Letâ€™s not portray casual sharing as more heroic than it is, though. A network of friends with institutional connections is not a luxury that everyone has. Emailing papers doesnâ€™t fix a system in which the most cutting-edge knowledge is only available to a few people. If anything, casual sharing of limited-access papers only underscores the problem: limiting access to research keeps knowledge away from people without the same connections and privileges.
Open access isn’t explicitly covered in any of the secretive trade negotiations that are currently underway, including the Trans-Pacific Partnership (TPP), the Trans-Atlantic Trade and Investment Partnership (TTIP), and the Trade In Services Agreement (TISA). But that doesn’t mean that they won’t have a negative impact on those seeking to publish or use open access materials.
From scientific research to lawmaking, open access enables participation Open access is the practice of making research available online, for free, ideally under licenses that permit widespread dissemination. This yearâ€™s theme for Open Access Week is â€œopen for collaboration,â€ and that theme hits on whatâ€™s really exciting about open access. Open accessâ€”both in academia and beyondâ€”enables a kind of collaboration that can scale very quickly.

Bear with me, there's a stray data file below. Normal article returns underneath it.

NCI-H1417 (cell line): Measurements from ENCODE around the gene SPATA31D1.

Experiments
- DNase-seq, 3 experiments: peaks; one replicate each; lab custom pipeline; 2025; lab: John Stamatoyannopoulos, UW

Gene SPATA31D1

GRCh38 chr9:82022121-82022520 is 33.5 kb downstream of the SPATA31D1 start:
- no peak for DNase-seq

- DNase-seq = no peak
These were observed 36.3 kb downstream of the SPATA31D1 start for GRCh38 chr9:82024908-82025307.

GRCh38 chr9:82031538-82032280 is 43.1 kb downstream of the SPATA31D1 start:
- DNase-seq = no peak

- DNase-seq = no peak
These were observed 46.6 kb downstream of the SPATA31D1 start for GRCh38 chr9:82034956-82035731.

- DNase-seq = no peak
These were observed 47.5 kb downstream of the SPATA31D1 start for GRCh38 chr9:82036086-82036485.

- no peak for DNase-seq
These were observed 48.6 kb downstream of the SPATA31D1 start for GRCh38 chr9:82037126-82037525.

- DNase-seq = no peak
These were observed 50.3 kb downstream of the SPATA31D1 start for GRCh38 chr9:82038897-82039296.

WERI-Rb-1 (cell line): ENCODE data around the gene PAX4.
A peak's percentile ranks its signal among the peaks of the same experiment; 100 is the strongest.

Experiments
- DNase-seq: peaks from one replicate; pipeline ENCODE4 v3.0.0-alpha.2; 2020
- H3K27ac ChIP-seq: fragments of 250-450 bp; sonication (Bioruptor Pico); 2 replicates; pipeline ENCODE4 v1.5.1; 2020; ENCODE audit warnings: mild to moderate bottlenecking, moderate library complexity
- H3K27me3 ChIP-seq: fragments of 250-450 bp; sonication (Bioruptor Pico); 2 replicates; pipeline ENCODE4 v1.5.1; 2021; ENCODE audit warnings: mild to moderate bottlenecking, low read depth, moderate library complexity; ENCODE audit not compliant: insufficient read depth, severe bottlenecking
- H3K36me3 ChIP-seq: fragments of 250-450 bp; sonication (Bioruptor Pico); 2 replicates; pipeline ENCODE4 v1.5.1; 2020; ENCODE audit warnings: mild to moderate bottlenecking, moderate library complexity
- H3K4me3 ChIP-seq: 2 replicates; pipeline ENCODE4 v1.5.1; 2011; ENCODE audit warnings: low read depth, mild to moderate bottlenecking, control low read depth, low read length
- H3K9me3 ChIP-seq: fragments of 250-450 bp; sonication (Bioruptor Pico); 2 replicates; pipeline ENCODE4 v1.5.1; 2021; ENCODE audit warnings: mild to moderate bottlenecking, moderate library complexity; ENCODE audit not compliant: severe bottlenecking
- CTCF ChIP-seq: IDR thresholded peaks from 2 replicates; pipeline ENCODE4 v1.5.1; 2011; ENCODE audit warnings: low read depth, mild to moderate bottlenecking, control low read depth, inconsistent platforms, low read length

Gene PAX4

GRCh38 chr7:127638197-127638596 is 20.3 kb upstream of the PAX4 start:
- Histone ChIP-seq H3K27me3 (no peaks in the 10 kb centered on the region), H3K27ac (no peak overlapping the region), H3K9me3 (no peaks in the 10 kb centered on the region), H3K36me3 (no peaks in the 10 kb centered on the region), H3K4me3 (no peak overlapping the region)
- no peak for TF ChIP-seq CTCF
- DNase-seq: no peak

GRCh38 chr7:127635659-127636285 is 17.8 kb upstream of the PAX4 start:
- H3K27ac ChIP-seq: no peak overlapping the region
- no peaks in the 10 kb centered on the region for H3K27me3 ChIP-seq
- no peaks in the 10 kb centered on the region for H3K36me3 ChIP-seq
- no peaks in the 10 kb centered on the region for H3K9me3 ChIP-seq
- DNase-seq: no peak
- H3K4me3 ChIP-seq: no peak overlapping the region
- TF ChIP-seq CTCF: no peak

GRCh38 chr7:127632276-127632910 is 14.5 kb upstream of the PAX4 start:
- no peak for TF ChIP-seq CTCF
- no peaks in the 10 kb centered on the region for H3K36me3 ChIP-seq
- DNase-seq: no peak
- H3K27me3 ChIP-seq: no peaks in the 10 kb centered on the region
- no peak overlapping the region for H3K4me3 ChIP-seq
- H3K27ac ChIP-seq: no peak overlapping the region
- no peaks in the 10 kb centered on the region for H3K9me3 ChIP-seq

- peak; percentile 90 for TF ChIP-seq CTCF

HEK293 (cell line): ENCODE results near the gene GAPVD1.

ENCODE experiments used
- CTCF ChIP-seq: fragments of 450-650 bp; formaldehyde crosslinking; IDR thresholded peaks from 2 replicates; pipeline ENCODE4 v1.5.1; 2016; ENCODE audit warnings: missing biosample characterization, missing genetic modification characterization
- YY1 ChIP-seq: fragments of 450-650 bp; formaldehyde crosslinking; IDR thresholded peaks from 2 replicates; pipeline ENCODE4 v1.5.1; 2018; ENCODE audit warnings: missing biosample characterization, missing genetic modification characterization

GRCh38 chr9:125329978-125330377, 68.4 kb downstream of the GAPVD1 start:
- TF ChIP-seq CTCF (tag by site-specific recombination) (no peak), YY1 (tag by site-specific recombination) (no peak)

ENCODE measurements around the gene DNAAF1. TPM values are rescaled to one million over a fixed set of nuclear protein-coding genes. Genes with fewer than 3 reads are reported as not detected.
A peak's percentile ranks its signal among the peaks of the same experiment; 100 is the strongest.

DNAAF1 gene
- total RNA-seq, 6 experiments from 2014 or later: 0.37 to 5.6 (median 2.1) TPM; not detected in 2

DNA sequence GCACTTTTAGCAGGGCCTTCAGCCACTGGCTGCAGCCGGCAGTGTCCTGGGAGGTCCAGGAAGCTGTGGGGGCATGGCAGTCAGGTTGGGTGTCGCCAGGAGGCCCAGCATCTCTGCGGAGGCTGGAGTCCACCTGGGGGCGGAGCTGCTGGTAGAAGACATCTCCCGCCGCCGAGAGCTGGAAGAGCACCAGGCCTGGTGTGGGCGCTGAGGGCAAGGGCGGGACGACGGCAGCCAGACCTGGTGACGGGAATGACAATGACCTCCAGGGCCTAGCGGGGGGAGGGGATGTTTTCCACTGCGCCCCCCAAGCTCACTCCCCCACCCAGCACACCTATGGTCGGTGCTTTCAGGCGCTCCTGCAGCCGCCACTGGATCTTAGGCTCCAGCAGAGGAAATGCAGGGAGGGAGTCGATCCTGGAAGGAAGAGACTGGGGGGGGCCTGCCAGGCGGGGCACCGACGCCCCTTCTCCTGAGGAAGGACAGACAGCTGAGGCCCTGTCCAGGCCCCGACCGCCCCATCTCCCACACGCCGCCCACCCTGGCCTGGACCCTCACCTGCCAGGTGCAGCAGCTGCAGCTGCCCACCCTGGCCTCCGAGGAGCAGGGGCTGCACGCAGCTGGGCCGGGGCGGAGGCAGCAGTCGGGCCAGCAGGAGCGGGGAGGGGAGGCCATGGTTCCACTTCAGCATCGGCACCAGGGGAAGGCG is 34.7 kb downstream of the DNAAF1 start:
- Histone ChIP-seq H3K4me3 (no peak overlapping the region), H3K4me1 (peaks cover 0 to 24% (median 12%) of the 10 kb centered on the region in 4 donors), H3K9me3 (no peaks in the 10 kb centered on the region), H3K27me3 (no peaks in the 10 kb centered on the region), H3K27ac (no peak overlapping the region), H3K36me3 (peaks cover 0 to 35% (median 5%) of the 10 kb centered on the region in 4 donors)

The first book banned and burned in the New World was published in London in 1650: William Pynchonâ€™s â€œThe Meritorious Price of Our Redemption,â€ a critique of Puritanism.
Mr. Pynchon, a Puritan living in Massachusetts Bay Colony, found little welcome for his views and was eventually forced to return to England.
Fast forward three centuries, and there were about 300 cases of attempted censorship reported in 1980, the library group says.